Kristy A. Leissle
Interdisciplinary seminar focusing upon one particular aspect of the African continent. Emphasis may be humanistic, social scientific, or historical. African Studies faculty and visiting scholars lecture on areas of their own expertise.
This course is concerned with the political economy of sub-Saharan Africa, as understood through the historic, economic, ethnographic, and theoretic scholarship produced in the United States and Europe. Just as importantly, it is concerned with representations of Africa in advertising, consumer culture, journalism, and film, and how these inform and intersect with political economic reality. Our course materials cover historic and contemporary relationships between African states and their economies, focusing on colonialism, neoliberalism, and contemporary trade relations. This course is structured by my own research on the cocoa-chocolate commodity chain between Ghana and Britain and my use of feminist analytics. As such, our discussions of political economy will focus on West African agricultural systems, gender politics, cocoa and chocolate markets, popular commodity culture (including fair trade), Ghanaian economics and culture, and British food systems.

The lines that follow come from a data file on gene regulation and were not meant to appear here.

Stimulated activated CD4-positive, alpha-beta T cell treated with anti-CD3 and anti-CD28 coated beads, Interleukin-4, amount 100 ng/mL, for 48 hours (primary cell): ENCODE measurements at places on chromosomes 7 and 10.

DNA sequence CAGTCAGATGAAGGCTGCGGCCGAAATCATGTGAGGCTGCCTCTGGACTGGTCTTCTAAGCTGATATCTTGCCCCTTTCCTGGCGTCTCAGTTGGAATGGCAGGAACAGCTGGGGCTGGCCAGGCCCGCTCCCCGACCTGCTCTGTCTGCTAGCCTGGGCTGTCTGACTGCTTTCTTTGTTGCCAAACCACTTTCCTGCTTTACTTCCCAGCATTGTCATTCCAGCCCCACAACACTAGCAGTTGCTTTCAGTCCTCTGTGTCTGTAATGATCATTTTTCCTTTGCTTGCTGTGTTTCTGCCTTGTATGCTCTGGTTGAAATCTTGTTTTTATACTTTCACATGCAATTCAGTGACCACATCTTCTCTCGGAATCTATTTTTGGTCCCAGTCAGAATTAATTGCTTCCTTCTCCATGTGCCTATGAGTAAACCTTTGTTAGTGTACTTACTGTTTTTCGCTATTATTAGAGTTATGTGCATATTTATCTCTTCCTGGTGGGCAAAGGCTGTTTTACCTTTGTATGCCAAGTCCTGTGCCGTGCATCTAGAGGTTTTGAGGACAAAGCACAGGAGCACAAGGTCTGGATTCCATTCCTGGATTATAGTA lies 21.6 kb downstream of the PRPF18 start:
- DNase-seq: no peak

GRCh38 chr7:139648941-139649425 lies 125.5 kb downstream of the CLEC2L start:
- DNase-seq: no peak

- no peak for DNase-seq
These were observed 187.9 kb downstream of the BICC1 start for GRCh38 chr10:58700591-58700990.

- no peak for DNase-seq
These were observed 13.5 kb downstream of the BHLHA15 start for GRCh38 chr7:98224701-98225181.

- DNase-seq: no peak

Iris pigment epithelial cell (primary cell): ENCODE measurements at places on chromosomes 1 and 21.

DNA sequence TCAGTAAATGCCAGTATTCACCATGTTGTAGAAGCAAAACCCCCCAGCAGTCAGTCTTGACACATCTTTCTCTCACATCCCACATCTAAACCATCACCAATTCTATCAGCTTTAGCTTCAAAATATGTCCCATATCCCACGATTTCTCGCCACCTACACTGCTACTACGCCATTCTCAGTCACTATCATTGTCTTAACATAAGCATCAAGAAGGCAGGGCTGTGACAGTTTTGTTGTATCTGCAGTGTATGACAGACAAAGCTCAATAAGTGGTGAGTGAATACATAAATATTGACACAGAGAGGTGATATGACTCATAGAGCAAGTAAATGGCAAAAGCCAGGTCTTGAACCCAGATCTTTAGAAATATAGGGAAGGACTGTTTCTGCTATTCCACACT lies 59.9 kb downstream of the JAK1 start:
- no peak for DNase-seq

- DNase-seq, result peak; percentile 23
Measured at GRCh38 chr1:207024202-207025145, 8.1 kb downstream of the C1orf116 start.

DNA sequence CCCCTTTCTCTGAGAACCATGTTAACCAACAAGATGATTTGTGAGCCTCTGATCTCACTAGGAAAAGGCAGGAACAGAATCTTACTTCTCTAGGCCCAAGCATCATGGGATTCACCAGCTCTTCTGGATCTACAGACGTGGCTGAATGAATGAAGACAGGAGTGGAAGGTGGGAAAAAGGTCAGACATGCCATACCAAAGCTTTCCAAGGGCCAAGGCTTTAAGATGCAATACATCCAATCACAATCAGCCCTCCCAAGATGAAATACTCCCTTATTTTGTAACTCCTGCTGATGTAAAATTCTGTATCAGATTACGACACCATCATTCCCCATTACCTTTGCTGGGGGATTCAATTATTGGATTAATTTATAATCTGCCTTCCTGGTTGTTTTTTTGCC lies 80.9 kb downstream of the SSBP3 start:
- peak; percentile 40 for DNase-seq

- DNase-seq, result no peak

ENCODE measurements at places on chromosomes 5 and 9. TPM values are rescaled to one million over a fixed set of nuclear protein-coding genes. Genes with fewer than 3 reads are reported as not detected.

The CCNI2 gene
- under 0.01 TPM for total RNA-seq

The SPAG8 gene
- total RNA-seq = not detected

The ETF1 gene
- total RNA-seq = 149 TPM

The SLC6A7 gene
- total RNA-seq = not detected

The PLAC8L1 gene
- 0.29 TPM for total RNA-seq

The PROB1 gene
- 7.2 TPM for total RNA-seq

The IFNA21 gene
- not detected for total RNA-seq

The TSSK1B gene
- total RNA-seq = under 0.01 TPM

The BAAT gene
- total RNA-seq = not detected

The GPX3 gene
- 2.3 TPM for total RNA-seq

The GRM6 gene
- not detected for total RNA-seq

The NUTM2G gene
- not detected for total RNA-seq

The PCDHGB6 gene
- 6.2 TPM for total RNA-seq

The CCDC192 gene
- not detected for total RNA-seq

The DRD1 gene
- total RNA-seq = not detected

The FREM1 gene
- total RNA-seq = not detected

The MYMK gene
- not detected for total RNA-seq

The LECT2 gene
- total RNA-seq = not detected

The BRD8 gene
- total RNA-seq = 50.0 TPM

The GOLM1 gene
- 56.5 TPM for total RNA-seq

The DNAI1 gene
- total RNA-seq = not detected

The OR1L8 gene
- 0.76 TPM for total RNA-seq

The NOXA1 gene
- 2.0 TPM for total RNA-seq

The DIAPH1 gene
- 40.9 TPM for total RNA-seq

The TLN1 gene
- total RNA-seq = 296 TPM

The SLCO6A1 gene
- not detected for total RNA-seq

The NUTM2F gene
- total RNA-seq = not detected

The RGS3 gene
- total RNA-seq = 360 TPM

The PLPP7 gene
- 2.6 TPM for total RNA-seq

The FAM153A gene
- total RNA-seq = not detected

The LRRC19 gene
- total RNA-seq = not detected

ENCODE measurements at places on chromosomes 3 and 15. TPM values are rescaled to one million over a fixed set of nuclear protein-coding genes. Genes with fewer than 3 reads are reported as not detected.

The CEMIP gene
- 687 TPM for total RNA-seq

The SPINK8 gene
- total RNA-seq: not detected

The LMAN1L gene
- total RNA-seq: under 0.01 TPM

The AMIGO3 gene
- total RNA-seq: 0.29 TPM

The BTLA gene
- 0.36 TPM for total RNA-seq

Student learning goals
General method of instruction
Seminar-style discussion will be the primary class format, with several lectures and in-class assignments interspersed throughout the quarter. Students should be prepared for their discussion of the readings to make up the majority of our class time.
Class assignments and grading